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Most fuels used by humans are in hydrocarbon form, requiring combustion with oxygen. These fuels take many forms, from crude oil, to the many distillates obtained from crude oil, those being gasoline, diesel fuel, kerosene, jet fuel, and various grades of heating oil. Coal is a solid form of hydrocarbon, still in use today in electrical energy production. The harmful affects of burning these fuels are starting to have several results worthy of mention. The exhaust from automobiles burning gasoline and diesel fuel contribute to the production of smog in heavily populated areas on the Earth. Smog is a heavy type of air pollution that has harmful ramifications on the respiratory system of humans. The aforementioned coal used in electrical energy production contributes nitrous and sulfide particulates to the atmosphere, which combines with water vapor and returns to the Earth in the form of acid rain. Acid rain is harmful to plants, wildlife, and city infrastructure. Acid rain runoff can severely affect the pH level of freshwater streams and lakes, resulting in massive fish and wildlife kills.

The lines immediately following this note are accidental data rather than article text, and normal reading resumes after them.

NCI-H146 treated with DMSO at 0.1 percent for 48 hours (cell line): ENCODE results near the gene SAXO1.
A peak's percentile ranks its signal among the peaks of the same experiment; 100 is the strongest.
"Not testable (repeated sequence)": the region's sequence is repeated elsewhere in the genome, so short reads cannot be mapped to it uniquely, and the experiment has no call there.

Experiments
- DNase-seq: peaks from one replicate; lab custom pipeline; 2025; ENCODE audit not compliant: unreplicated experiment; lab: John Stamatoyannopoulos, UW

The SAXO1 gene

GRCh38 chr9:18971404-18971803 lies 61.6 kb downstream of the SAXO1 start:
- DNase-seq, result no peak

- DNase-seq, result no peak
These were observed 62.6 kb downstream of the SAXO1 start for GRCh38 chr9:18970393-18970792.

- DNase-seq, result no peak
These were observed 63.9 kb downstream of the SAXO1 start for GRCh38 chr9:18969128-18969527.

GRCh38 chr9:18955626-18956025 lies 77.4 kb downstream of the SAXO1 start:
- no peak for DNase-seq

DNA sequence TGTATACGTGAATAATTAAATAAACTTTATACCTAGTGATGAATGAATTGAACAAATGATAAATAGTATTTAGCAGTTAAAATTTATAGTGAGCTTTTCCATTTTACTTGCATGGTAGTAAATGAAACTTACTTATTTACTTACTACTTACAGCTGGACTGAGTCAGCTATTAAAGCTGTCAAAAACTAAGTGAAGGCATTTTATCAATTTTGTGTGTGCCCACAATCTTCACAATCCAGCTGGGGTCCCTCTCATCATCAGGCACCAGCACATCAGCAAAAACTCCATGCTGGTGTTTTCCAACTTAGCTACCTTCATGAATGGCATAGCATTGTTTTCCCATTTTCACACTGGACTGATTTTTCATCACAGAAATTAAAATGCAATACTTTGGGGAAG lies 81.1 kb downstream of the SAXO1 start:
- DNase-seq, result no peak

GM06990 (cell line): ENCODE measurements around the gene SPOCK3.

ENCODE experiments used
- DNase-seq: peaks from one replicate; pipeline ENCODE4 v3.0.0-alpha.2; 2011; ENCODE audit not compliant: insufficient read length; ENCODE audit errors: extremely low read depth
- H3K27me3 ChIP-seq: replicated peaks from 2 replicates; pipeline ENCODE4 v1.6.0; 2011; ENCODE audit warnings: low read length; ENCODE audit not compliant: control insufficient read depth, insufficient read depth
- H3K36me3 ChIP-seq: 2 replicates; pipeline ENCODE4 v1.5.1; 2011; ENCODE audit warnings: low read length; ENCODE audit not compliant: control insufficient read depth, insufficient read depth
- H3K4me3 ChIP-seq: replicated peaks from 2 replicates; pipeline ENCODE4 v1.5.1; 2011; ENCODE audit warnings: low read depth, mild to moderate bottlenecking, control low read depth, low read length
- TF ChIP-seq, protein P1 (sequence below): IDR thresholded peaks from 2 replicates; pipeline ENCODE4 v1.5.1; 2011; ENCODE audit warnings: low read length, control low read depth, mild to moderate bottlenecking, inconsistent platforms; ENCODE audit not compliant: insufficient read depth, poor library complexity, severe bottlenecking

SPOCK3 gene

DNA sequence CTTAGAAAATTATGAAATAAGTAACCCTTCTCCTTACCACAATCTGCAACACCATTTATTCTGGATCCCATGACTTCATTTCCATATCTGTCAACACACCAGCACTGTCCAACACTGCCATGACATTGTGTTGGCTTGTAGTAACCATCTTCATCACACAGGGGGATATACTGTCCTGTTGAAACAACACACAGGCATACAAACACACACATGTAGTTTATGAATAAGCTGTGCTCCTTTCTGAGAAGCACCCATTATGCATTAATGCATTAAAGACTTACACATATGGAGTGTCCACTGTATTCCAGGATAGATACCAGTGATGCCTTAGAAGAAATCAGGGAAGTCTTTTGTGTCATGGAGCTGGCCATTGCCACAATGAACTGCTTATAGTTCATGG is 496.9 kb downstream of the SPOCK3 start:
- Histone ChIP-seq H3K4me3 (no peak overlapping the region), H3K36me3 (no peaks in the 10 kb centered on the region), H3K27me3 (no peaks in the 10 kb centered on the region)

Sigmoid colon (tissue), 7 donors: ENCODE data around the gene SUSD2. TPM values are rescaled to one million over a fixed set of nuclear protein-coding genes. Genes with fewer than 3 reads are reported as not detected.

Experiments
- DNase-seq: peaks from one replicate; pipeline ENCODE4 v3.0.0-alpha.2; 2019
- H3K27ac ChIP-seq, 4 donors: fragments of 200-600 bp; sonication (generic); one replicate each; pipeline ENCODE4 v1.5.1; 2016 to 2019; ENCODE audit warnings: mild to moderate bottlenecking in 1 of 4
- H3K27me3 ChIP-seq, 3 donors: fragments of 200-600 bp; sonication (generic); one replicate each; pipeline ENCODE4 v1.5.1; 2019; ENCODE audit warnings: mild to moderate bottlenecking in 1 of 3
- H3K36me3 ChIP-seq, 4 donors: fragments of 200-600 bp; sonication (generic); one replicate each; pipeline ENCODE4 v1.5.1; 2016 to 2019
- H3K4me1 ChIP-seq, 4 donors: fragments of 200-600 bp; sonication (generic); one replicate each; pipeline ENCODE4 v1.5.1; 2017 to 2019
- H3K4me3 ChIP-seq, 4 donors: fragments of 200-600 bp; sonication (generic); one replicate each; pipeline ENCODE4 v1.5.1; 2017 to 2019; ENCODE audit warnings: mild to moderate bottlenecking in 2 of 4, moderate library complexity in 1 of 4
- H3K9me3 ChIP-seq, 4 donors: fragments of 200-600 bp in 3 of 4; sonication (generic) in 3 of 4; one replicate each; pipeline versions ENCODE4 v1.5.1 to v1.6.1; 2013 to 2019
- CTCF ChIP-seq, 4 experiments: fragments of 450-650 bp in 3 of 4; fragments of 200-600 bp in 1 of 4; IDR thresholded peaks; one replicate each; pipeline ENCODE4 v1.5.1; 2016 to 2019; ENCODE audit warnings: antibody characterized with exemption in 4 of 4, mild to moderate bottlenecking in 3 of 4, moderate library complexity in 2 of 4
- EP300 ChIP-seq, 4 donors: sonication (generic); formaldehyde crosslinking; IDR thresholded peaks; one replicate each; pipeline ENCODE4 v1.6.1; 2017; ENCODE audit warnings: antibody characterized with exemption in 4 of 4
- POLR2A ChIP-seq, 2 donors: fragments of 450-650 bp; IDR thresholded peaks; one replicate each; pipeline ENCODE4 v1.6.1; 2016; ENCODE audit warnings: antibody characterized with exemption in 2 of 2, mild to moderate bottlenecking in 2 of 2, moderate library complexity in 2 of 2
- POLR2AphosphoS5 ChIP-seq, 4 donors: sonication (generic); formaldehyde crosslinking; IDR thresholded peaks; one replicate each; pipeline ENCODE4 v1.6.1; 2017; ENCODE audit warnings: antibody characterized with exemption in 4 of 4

So what do we do? Come up with alternative energy sources, such as hydroelectric power, produced by running water, or wind power, produced by giant wind mill farms catching the power of the wind. Nuclear power is in widespread use, but has the danger of radioactive waste and atmospheric contamination, if the walls of the power plant are breached. Solar power is another alternative energy source being developed, as is tidal power generation. So-called "green" cars are being introduced to the automotive market, that run on solar power, electric power, or hybrids, which are a combination of both electrical and traditional gasoline power. To date, none of these alternative power supplies has gained widespread use, and all have trouble supplying an uninterrupted flow of energy to meet public demand.
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